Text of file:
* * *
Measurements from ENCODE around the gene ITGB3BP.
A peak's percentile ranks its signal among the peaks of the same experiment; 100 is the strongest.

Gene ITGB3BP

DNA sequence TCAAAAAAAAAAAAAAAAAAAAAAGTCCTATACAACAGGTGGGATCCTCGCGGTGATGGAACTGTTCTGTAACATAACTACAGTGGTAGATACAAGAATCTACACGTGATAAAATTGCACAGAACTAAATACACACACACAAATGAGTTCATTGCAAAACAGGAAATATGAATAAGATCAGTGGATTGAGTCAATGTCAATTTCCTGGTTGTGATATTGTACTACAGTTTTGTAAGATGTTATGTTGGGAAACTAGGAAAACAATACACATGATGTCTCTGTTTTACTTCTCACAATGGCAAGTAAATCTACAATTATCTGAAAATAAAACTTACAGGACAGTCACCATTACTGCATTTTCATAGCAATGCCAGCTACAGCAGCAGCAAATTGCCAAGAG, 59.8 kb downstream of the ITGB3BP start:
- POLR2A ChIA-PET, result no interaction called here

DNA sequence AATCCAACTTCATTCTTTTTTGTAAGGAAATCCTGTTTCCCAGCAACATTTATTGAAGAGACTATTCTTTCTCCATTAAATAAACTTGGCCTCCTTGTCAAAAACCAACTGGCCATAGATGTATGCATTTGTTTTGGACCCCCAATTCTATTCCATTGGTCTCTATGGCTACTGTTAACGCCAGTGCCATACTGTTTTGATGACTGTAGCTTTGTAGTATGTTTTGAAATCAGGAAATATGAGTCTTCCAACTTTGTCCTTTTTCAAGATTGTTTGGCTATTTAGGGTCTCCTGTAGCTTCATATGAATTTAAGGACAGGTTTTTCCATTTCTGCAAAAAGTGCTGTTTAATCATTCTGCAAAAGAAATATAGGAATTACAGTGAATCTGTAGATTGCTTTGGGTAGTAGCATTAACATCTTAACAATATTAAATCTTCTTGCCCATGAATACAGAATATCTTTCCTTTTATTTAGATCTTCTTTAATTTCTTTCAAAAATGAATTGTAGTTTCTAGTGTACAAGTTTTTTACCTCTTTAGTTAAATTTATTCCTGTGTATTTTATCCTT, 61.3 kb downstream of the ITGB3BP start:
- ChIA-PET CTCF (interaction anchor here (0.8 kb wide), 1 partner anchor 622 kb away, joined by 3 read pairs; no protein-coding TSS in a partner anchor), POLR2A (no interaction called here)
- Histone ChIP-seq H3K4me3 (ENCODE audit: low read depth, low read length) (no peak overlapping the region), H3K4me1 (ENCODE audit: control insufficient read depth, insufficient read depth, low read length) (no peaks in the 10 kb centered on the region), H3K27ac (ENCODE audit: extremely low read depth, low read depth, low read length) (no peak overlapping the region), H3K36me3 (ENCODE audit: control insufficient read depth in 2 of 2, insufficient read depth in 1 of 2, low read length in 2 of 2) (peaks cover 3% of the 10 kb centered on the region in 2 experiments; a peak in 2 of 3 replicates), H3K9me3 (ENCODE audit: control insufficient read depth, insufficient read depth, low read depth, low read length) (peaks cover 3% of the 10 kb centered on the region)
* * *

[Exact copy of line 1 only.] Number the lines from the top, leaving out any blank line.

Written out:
Measurements from ENCODE around the gene ITGB3BP.